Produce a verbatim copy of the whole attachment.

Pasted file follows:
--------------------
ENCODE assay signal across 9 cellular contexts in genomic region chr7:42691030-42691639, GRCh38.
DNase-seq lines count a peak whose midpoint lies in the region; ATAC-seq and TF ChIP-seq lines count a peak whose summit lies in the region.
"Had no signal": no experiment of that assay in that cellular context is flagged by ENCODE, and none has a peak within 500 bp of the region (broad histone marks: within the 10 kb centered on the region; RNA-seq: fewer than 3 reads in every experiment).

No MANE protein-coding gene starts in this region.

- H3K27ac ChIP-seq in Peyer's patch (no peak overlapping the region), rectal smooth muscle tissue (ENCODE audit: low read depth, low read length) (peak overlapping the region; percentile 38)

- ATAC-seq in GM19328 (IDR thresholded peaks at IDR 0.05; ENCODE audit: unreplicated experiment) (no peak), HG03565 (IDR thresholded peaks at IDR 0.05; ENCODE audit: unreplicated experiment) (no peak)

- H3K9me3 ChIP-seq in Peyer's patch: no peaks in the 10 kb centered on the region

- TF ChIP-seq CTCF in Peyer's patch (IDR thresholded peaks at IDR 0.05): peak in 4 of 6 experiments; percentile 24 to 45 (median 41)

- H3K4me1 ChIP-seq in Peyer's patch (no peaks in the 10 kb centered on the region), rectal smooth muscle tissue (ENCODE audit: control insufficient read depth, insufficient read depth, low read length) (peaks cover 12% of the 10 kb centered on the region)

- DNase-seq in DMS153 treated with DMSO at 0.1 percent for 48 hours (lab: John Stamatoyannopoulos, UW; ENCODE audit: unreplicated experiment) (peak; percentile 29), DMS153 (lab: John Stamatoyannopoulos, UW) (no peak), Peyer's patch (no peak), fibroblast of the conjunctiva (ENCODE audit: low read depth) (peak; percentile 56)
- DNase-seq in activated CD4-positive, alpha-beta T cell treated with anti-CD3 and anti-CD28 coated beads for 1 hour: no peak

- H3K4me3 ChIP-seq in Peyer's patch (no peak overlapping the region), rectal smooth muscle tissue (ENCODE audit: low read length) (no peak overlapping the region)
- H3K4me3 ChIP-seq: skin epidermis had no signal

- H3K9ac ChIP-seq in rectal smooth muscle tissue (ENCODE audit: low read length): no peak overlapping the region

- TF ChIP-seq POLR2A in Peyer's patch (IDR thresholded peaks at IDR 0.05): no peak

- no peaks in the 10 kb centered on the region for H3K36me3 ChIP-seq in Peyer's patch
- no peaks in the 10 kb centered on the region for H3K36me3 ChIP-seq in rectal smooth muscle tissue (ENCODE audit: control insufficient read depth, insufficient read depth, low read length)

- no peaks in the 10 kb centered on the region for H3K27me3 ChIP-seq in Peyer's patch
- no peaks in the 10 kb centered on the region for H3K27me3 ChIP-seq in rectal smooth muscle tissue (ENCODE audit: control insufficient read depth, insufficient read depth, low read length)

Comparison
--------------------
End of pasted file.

ENCODE assay signal across 9 cellular contexts in genomic region chr7:42691030-42691639, GRCh38.
DNase-seq lines count a peak whose midpoint lies in the region; ATAC-seq and TF ChIP-seq lines count a peak whose summit lies in the region.
"Had no signal": no experiment of that assay in that cellular context is flagged by ENCODE, and none has a peak within 500 bp of the region (broad histone marks: within the 10 kb centered on the region; RNA-seq: fewer than 3 reads in every experiment).

No MANE protein-coding gene starts in this region.

- H3K27ac ChIP-seq in Peyer's patch (no peak overlapping the region), rectal smooth muscle tissue (ENCODE audit: low read depth, low read length) (peak overlapping the region; percentile 38)

- ATAC-seq in GM19328 (IDR thresholded peaks at IDR 0.05; ENCODE audit: unreplicated experiment) (no peak), HG03565 (IDR thresholded peaks at IDR 0.05; ENCODE audit: unreplicated experiment) (no peak)

- H3K9me3 ChIP-seq in Peyer's patch: no peaks in the 10 kb centered on the region

- TF ChIP-seq CTCF in Peyer's patch (IDR thresholded peaks at IDR 0.05): peak in 4 of 6 experiments; percentile 24 to 45 (median 41)

- H3K4me1 ChIP-seq in Peyer's patch (no peaks in the 10 kb centered on the region), rectal smooth muscle tissue (ENCODE audit: control insufficient read depth, insufficient read depth, low read length) (peaks cover 12% of the 10 kb centered on the region)

- DNase-seq in DMS153 treated with DMSO at 0.1 percent for 48 hours (lab: John Stamatoyannopoulos, UW; ENCODE audit: unreplicated experiment) (peak; percentile 29), DMS153 (lab: John Stamatoyannopoulos, UW) (no peak), Peyer's patch (no peak), fibroblast of the conjunctiva (ENCODE audit: low read depth) (peak; percentile 56)
- DNase-seq in activated CD4-positive, alpha-beta T cell treated with anti-CD3 and anti-CD28 coated beads for 1 hour: no peak

- H3K4me3 ChIP-seq in Peyer's patch (no peak overlapping the region), rectal smooth muscle tissue (ENCODE audit: low read length) (no peak overlapping the region)
- H3K4me3 ChIP-seq: skin epidermis had no signal

- H3K9ac ChIP-seq in rectal smooth muscle tissue (ENCODE audit: low read length): no peak overlapping the region

- TF ChIP-seq POLR2A in Peyer's patch (IDR thresholded peaks at IDR 0.05): no peak

- no peaks in the 10 kb centered on the region for H3K36me3 ChIP-seq in Peyer's patch
- no peaks in the 10 kb centered on the region for H3K36me3 ChIP-seq in rectal smooth muscle tissue (ENCODE audit: control insufficient read depth, insufficient read depth, low read length)

- no peaks in the 10 kb centered on the region for H3K27me3 ChIP-seq in Peyer's patch
- no peaks in the 10 kb centered on the region for H3K27me3 ChIP-seq in rectal smooth muscle tissue (ENCODE audit: control insufficient read depth, insufficient read depth, low read length)

Comparison